We would like to offer our deepest condolences if you recently experienced a miscarriage or stillbirth. While this article is not about how to cope with a miscarriage, you might find a bit of comfort from reading some of the poems we suggest. Most were written by people who lost a child.
Jump ahead to these sections:
- Sweet Poems About Miscarriage or Stillbirth
- Sad Poems About Miscarriage or Stillbrith
- Poems About Miscarrying Twins
You may also want to visit some online or in-person support groups to help you with your suffering. You may also want to read about the grieving process so you know whether you need assistance from a professional grief counselor.
Search for the full text of the following miscarriage poems online.
Sweet Poems About Miscarriage or Stillbirth
Losing a child changes your life forever. Some parents choose to write about this traumatic event in an effort to make sense of it all. Others write about their sadness so that others understand they are not alone in their suffering.
Here are some sweet poems about losing a child through miscarriage or stillbirth.
1. “My Dear Baby” by Unknown
While the speaker in this poem mourns the death of her child, she admits that she learned from the traumatic event. Suffering from the miscarriage taught her to be stronger, more anchored in her faith, and more grateful for her blessings.
While many poems about death speak of the negative aspects of grief, this poet writes of how she became stronger through it.
2. “My Little Angel” by Rhonda
This poem was published on a website that supports families who have stillborn children. The last stanza of the poem offers hope of reunification. It reads,
“I will come with you someday —
only now is not my time. Then we will be together again, again you will be mine.”
You can read many poems about how a child waits for their parents to join them in heaven.
3. “Stillborn But Still Born” by Unknown
This same website published this piece by an unknown poet. She describes feeling the baby moving inside her, wriggling, kicking, and turning, and then the baby became still.
You may also connect with the message in this poem, as the last line reads, “you are in our hearts forever.”
4. “I’ll Be There” by Unknown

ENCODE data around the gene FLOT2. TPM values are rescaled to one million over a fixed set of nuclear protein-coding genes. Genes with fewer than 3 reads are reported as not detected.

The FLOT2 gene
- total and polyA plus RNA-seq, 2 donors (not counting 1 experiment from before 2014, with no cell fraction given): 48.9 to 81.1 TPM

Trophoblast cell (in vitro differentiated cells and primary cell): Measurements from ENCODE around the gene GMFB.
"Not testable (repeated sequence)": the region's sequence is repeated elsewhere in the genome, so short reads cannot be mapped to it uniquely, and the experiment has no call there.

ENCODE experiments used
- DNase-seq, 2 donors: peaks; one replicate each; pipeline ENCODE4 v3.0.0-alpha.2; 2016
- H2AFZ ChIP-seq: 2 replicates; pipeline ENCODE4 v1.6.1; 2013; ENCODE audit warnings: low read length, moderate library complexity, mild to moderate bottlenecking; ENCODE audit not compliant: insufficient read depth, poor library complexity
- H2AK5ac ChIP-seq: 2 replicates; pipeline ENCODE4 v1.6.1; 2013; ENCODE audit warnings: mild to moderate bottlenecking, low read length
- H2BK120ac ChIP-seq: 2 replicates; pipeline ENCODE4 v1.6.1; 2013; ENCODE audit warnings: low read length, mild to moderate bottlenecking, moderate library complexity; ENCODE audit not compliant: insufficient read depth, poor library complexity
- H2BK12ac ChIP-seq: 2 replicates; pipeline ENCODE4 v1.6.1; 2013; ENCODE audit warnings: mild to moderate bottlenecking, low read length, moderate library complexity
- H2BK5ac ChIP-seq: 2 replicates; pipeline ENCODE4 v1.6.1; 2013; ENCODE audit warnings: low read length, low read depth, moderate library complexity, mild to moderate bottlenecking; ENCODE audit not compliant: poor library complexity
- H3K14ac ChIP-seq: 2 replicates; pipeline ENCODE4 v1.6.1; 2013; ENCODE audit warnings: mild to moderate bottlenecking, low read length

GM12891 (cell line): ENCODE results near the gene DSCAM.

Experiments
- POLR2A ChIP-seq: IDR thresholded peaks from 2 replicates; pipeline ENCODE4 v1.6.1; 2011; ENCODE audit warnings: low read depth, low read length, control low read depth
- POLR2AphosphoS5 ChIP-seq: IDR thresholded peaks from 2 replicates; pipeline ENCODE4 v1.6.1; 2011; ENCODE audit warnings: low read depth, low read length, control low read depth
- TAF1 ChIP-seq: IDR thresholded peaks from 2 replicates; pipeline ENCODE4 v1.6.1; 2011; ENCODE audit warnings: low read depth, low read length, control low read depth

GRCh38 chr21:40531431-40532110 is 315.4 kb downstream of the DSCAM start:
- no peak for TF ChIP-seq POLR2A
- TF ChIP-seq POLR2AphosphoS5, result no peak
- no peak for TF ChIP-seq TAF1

The deceased child is the speaker in this poem. The child reassures the parents that their spirit continues. The poem begins, “Daddy, please don’t look so sad, Mama, please don’t cry. ‘Cause I am in the arms of Jesus, and he sings me lullabies.”
5. “These Are My Footprints” by Tamara Barker
This poem is very similar to the funeral poem “Do Not Stand At My Grave and Weep” by Mary Elizabeth Frye. The speaker in this poem is the infant who promises to show up in nature.
For example, one stanza reads, “You will see my tiny footprints in the rustle of the leaves. I will whisper names into the wind and call each one that grieves.”
Sad Poems About Miscarriage or Stillbirth
It seems impossible that these poems won’t exude sadness because they are about the loss of a child. However, the poems in this section focus on the grief that parents experience when undergoing this traumatic event.
6. “Stillbirth” by Laure-Anne Bosselaar
The speaker in this poem hears a name being called while she stands on a train platform: “Laetitia,” the name she had planned to use for her baby, who was stillborn. The speaker says, “I was told not to look. Not to get attached,” an impossible task. Hearing the name of her unborn child jars her to her core.
7. “We Assume: On the Death of Our Son, Reuben Masai Harper” by Michael S. Harper
From the poem’s title, we can assume that Michael S. Harper’s poem is his autobiographical account of losing a child. The baby in question lived for 28 hours, during which medical professionals worked hard to save him.
Michael S. Harper has published several books of poetry, including “Images of Kin,” which was nominated for the National Book Award.
8. “Written on the Due Date of a Son Never Born” by David Wojahn